February 2 marks a feast (or holy day) that is near the end the season of Epiphany and a longer series of celebrations relating to the birth of Jesus. The feast is often called The Presentation of Our Lord Jesus Christ in the Temple. It commemorates the Jewish custom of presenting first-born male children to God in the Jerusalem temple 40 days after birth. Mary and Joseph faithfully followed this custom and brought Jesus to the temple along with an offering of two turtle doves (an option for poor people who could not afford a lamb offering). That is why this feast is celebrated 40 days after Christmas. The Gospel of Luke tells us that in the temple Jesus was recognized by holy people, Simeon and Anna, as the expected Jewish Messiah or savior.
This feast day is also recognized as the Purification of the Blessed Virgin Mary. In the Anglican, Roman Catholic and Lutheran church this day was also commemorated in the office, found in the 1928 Book of Common Prayer, known as the churching of women. 40 days after child birth, mothers would return to the church for this blessing. The Gospel of Luke tells us that in the temple Jesus was recognized by holy people, Simeon and Anna, as the expected Jewish Messiah or savior.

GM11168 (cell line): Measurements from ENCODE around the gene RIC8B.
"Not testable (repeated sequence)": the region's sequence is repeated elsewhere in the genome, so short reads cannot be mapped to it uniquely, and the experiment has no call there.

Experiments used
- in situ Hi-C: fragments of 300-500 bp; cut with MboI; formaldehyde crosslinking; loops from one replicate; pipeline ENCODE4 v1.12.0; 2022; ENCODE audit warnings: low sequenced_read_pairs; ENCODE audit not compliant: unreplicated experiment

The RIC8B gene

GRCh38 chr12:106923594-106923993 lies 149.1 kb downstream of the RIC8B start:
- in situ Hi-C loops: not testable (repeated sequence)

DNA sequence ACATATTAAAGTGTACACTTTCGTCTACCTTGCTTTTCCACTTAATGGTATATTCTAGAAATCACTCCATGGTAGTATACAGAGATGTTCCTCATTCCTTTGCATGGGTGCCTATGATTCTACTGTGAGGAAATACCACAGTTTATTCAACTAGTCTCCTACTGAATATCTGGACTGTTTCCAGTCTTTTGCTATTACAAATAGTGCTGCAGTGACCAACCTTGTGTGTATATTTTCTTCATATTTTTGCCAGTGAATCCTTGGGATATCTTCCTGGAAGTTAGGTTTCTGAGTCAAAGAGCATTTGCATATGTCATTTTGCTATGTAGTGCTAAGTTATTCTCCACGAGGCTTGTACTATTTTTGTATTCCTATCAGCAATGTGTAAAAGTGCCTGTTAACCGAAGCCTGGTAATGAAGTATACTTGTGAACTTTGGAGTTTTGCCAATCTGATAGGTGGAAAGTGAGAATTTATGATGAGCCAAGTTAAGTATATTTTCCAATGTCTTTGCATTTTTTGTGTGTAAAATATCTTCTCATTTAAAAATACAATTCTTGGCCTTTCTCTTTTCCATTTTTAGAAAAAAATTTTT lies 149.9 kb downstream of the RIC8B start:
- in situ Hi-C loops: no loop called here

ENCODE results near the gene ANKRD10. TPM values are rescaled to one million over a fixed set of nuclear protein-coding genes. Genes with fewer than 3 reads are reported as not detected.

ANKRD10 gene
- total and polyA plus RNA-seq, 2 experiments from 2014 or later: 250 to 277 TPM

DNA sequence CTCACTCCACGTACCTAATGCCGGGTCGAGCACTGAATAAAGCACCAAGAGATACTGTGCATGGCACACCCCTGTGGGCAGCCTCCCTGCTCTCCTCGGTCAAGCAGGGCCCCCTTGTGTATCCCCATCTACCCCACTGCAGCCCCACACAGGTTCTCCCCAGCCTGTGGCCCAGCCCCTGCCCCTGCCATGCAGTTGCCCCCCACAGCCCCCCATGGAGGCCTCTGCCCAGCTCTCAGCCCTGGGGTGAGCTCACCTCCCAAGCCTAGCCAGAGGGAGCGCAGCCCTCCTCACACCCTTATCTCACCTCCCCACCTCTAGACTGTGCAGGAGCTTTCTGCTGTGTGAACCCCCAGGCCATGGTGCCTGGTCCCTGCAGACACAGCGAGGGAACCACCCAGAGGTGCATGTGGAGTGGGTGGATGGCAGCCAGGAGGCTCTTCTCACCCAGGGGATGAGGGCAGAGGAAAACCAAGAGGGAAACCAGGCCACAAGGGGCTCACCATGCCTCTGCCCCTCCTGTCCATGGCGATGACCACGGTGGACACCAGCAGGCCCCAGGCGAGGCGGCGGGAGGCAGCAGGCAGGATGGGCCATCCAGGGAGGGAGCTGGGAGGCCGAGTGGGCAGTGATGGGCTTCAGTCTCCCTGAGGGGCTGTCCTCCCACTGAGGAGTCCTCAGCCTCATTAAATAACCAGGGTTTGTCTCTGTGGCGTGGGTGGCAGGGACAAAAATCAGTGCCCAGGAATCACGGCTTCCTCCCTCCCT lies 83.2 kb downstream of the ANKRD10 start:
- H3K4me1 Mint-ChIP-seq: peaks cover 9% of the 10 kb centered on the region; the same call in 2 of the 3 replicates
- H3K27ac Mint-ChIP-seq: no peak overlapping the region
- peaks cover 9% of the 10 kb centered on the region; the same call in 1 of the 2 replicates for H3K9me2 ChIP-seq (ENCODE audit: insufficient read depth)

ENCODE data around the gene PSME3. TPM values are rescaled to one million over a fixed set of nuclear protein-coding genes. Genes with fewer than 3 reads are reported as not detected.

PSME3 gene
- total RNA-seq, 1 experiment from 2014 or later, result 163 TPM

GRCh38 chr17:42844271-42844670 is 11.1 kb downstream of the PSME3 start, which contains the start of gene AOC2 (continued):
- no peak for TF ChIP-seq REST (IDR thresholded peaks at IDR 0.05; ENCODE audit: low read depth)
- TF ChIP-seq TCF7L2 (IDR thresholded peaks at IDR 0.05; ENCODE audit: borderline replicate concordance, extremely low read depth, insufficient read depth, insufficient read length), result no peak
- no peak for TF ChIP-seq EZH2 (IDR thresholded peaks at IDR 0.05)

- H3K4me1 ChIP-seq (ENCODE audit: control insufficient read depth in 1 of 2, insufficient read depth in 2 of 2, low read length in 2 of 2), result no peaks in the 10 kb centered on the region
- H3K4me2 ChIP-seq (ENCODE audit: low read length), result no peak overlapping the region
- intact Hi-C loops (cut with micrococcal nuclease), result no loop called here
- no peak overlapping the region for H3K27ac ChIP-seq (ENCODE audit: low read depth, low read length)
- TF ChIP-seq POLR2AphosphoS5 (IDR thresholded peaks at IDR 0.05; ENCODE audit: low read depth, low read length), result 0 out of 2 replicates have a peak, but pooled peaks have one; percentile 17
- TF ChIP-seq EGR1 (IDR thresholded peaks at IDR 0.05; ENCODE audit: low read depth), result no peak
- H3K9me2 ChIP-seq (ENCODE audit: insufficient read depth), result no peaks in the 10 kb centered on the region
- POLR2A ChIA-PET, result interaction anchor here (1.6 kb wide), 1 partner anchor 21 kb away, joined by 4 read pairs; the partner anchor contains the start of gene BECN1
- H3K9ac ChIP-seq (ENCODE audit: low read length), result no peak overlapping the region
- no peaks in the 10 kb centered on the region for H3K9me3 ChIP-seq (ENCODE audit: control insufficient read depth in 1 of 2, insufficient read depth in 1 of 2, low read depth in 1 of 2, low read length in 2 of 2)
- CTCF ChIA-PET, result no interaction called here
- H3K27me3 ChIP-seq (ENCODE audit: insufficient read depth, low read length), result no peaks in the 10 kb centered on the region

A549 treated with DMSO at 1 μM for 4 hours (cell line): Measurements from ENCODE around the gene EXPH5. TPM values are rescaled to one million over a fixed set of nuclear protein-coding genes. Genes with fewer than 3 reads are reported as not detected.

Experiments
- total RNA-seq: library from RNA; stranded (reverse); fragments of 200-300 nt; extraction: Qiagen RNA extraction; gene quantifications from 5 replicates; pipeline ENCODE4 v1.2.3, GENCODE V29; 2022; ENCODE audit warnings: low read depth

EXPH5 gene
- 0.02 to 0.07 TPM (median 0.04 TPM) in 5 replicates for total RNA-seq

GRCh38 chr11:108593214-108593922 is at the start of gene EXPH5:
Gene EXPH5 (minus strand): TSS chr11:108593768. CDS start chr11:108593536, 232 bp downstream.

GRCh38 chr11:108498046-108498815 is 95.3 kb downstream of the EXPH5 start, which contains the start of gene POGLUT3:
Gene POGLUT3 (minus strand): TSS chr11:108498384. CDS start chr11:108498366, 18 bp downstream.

Finally, The feast has another name, particularly in England — Candlemas. This name recalls the ancient custom of lighting candles to represent the lights in the temple at Jerusalem. We will be celebrating the final Sunday of the Epiphany season this Sunday on February 5th. This is a good time to look back over the last 40 days and consider what a blessing it is that Jesus, the Son of God, chose to become a real human being to share our life and to be our Savior from sin, evil and death. At St. Barnabas, we worship Jesus as the Son of God, and we invite you to join us.
The Presentation of Our Lord in the Temple
By Ambrogio Lorenzetti